The Botswana International University of Science and Technology (BIUST) in its quest to demystify science and technology theories and position itself as the to go science and technology institution in the region has embarked on a hands on science exhibition to students, teachers and communities in parts of the country.
Addressing members of the media recently in Gaborone BIUST Director of Pre-University Programmes Dr Haniso Motlhabane stated that BIUST and Australian National University, Questacon (Australia’s National Science and Technology Centre) Ducere Foundation and Department of Research Science and Technology (DRST) have partnered to embark on this initiative dubbed Science Circus Africa which will tour for three weeks.
In the first phase of the initiative BIUST hosted a Science teacher training launch in Gaborone, followed by the launch of the Science Circuses in Jwaneng. From Jwaneng the science circuses will be staged in Kang on the 26th until the 27th of May both for students and the community.
From the Kang, another training of science teachers will be hosted in Palapye at BIUST auditorium, after which more science circuses will be hosted in Francistown from the 1st of June to the 2nd thereafter Kasane on the 4th of June.
During these circuses according to Motlhabane, demonstrators will use real life example to explain and showcase to both students and the general public that science isn’t really complicated and that it is actually embedded in the day to day activities they themselves execute in their lives. “We want to dispel the fear of science in people and in the process build partnership with communities we will be visiting,” he said.
According to the Director the initiative is directed at strengthening a pipeline of Mathematics and Science teachers from pre-tertiary levels of education in the country to tertiary institutions, particularly to the BIUST. “The endeavor is motivated by the reality of scarce numbers of students with interest in Mathematics and Science to be able to take up the science and technology programmes that would transform Botswana into knowledge-based economy which it aspires to be,” he said.
The 2014 Botswana General Certificate for Secondary Education (BGCSE) Provisional Report by Botswana Examination Council noted that number of syllabi show a decline in performance at grade C or better over the last five years.
The report highlights that Science: Single Award continues to have the lowest cumulative percentage of 2.16% at grade C followed by Human and Social Biology 4.03% whilst Chemistry has the highest cumulative of 82.97% followed by Physics at 72.63%. Chemistry, Physics and Biology continue to maintain a cumulative of greater than 65% at grade C over the last five years.
It is perhaps interesting to note that while it is not all science subjects have dismal performance it is at the same time a cause for concern as government is trying to strengthen science and heighten interest in science as a base for economic diversification and a direct tackle to the existing skills mismatch.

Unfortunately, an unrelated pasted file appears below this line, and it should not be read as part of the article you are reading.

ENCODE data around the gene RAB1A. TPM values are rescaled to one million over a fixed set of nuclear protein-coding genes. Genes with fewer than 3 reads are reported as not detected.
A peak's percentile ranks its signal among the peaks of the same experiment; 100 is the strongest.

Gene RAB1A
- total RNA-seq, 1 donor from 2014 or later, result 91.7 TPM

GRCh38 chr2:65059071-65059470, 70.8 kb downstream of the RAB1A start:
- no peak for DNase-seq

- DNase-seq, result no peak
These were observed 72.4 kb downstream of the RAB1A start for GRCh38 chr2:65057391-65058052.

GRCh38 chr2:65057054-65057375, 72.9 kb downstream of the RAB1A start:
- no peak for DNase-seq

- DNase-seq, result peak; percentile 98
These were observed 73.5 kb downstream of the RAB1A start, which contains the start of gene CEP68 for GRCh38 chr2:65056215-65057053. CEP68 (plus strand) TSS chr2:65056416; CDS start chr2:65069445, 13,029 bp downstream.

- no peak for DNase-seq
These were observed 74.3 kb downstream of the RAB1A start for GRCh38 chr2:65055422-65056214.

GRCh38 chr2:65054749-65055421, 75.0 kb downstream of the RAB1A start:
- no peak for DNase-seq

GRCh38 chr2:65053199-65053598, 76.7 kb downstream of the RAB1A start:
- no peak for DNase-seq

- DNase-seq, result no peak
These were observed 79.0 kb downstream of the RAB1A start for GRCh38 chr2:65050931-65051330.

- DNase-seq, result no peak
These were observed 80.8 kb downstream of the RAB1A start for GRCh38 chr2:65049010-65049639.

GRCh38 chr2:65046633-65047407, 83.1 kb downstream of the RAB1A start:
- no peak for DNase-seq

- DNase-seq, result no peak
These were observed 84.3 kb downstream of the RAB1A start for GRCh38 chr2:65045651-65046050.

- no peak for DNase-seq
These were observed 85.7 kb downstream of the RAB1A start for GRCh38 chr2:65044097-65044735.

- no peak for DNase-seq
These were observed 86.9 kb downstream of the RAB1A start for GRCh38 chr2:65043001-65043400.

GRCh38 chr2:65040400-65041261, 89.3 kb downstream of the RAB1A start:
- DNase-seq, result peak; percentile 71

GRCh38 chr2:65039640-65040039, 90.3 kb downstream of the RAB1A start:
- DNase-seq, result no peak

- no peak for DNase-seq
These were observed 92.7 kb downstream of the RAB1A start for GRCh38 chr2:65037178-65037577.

Research not only in Botswana but worldwide has over the time revealed that society tend to have a negative attitude and perception towards Mathematics and Science which end up translating in the number of students with interests to pursue maths and science related courses at tertiary institutions.
In Botswana, in fact almost all careers falling under the science sector have been categorised as scarce skilled careers, and thus government has to pay professionals a little extra as incentives to attract them into the industry.
However a number of students who this publication interviewed recently revealed that they have interest in pursuing science related subjects. Most indicated that due to access to career guidance in their respective schools they had been able to have a change of heart and are now willing to give a career in science related fields a shot.
With the advent of technology, advice on selecting courses in science and math, are vastly available online and on other platforms hence students no longer have to rely on their teachers to know whether they can give science related courses a try.
Institutions offering science related courses are also coming up with ways to increase and attract more numbers of students to venture into science and change negative perception towards science. In America for example some universities have lowered the high requirements that were initially demanded of aspiring students of science.
The revised national policy on education (1994) highlights the value of science and technology in the education system. Motlhabane said Africa Science Circus will thus provide a vehicle for achievement of the said national policy.
He explained that BIUST through this initiative will reach out to the ordinary Motswana especially in the rural areas who in most cases are the worst affected by misconceptions related to science and technology. After the first phase of the tour is concluded, the university will then embark on another tour on dates to be communicated.
BIUST Marketing & Communications Manager Keoagile Rafifing explained that though they had partnered with the above mentioned Australian institutions, BIUST has entered into Memorandums of Understanding with several other science and technology based institutions locally, regionally and internationally. “It is imperative for us to form such partnership especially because our focus is more on research based training,” he said.